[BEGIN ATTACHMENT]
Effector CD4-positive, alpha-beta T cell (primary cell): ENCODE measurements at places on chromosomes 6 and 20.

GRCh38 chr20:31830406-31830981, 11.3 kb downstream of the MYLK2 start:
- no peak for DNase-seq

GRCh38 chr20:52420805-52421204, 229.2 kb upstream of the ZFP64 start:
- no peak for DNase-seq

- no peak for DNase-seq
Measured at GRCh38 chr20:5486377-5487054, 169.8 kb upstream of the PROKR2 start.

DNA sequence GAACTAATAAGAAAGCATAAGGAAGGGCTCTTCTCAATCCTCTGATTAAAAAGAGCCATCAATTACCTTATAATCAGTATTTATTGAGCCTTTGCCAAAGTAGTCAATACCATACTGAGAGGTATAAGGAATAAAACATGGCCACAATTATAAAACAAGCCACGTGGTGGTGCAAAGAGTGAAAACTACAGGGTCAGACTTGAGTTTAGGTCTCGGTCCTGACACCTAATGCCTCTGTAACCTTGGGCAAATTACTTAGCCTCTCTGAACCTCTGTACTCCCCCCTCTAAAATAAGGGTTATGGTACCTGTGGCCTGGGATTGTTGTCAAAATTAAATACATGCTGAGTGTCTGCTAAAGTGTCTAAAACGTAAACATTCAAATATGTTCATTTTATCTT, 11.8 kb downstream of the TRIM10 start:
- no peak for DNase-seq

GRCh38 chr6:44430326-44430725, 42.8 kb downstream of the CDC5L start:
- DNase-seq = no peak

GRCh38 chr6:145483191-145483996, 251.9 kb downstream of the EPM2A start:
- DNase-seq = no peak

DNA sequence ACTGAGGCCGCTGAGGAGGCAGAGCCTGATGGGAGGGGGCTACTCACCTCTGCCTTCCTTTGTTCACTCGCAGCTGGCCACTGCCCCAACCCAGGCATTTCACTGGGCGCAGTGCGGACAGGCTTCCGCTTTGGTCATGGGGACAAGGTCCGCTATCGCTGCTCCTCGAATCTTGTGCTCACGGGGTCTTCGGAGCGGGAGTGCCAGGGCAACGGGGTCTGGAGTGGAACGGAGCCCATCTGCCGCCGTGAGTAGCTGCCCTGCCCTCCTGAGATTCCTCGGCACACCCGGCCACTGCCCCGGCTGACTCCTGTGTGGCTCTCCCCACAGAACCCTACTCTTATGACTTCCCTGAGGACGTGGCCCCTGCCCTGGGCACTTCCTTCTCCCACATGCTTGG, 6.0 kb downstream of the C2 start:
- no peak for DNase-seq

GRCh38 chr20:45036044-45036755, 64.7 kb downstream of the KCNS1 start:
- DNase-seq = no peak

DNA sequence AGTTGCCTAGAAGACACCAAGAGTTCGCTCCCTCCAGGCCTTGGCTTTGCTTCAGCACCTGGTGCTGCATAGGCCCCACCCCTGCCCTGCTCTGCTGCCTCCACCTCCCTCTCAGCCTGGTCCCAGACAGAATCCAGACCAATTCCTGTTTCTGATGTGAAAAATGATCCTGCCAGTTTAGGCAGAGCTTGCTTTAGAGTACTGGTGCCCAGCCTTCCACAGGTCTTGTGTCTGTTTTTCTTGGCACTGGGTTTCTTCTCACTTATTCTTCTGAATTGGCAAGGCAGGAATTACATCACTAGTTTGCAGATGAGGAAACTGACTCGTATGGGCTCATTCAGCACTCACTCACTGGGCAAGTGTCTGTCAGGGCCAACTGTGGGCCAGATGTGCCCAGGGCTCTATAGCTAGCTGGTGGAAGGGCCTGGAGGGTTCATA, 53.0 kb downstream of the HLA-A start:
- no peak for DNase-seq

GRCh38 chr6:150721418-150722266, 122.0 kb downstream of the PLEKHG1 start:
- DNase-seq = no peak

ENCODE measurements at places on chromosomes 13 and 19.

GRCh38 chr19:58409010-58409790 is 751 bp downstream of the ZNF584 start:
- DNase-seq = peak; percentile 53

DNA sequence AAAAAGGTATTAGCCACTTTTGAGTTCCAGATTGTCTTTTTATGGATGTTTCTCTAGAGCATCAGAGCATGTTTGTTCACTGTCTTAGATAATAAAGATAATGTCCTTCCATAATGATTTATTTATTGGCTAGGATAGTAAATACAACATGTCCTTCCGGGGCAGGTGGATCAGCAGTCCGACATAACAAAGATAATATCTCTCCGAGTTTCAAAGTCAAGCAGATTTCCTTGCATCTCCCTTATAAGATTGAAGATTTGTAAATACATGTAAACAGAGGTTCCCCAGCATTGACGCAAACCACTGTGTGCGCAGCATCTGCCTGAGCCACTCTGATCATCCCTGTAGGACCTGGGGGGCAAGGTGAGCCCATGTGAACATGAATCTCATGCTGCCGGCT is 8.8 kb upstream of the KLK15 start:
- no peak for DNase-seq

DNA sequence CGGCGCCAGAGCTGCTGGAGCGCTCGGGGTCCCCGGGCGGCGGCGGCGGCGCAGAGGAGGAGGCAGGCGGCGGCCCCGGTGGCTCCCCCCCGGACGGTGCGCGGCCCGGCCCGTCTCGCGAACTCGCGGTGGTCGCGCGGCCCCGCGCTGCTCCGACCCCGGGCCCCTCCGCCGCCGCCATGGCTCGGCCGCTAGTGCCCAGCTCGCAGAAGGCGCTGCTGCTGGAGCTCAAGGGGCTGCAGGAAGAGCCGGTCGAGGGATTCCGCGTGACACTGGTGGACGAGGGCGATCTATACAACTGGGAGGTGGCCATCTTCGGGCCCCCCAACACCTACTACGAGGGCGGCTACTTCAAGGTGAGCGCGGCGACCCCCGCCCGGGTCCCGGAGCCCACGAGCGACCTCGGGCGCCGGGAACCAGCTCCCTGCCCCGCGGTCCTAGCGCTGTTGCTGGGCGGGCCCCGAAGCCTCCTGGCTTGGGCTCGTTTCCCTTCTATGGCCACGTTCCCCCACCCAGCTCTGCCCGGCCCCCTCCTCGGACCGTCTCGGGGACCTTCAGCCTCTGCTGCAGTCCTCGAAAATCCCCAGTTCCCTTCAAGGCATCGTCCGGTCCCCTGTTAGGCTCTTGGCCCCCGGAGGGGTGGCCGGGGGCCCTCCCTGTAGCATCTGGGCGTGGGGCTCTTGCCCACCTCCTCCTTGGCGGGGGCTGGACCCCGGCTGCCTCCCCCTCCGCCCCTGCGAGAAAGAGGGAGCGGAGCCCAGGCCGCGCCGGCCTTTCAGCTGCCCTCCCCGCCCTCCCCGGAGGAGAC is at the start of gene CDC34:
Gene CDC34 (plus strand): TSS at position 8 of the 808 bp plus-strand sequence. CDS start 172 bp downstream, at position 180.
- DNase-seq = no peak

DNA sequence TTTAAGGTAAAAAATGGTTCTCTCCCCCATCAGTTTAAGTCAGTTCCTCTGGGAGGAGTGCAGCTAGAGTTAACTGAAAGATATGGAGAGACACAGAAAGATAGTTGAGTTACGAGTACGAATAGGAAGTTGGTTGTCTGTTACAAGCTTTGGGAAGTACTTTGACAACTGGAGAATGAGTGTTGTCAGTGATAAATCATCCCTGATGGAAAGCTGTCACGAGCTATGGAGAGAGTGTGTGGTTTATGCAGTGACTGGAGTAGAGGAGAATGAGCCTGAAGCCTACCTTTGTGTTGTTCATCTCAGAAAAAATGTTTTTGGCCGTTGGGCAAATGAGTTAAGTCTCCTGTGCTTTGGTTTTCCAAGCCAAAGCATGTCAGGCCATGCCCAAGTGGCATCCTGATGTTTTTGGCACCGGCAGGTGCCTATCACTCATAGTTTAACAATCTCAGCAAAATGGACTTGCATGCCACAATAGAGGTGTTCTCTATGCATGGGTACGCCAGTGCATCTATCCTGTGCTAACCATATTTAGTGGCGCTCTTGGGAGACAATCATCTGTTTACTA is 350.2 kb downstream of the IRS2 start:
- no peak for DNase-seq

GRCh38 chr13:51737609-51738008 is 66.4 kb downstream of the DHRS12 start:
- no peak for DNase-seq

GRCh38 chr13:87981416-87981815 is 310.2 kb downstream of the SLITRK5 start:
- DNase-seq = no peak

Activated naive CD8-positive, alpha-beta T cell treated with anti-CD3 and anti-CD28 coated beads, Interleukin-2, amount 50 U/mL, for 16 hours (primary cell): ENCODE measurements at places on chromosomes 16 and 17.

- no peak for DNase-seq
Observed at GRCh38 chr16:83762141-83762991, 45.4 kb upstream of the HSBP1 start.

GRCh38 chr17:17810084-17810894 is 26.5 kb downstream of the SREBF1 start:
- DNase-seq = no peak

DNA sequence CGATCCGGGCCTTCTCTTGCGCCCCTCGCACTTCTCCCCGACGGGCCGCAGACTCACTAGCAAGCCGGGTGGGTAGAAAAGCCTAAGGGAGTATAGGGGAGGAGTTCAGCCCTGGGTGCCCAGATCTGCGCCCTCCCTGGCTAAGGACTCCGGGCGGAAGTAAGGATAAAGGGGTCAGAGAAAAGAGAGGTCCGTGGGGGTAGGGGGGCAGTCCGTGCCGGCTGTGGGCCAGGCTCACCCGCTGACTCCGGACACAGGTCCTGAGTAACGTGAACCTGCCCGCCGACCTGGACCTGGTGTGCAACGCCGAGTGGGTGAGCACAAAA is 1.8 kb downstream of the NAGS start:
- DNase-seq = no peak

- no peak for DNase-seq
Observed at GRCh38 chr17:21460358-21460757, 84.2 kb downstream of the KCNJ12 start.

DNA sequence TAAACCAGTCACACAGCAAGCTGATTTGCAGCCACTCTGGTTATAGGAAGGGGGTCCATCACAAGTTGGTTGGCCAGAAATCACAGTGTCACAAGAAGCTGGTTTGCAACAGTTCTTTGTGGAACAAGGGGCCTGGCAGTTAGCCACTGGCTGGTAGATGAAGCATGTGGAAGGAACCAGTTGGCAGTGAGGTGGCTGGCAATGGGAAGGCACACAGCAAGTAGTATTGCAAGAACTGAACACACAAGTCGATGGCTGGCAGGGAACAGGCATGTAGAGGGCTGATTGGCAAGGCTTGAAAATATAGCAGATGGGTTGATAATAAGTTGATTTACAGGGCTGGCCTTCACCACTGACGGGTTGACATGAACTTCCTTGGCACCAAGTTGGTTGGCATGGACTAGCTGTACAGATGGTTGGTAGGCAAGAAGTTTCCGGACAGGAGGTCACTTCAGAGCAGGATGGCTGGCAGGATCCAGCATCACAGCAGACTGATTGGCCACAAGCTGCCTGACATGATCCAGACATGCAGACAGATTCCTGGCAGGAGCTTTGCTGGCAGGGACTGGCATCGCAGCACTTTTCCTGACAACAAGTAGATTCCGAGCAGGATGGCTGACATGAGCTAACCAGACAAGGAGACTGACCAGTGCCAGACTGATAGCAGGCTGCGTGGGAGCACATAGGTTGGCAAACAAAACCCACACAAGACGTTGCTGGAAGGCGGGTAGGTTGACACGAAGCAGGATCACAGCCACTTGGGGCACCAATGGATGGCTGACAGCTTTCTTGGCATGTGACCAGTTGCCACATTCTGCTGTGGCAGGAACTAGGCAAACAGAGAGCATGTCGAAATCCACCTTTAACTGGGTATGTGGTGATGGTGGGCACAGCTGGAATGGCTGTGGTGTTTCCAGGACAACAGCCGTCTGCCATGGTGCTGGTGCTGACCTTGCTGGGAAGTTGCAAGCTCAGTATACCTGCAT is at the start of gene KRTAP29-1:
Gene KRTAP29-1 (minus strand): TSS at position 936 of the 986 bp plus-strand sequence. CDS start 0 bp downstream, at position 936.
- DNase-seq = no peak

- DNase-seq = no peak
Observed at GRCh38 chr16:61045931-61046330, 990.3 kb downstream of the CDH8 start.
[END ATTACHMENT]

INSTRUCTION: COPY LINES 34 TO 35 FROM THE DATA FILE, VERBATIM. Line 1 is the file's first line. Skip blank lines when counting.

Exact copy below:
GRCh38 chr13:87981416-87981815 is 310.2 kb downstream of the SLITRK5 start:
- DNase-seq = no peak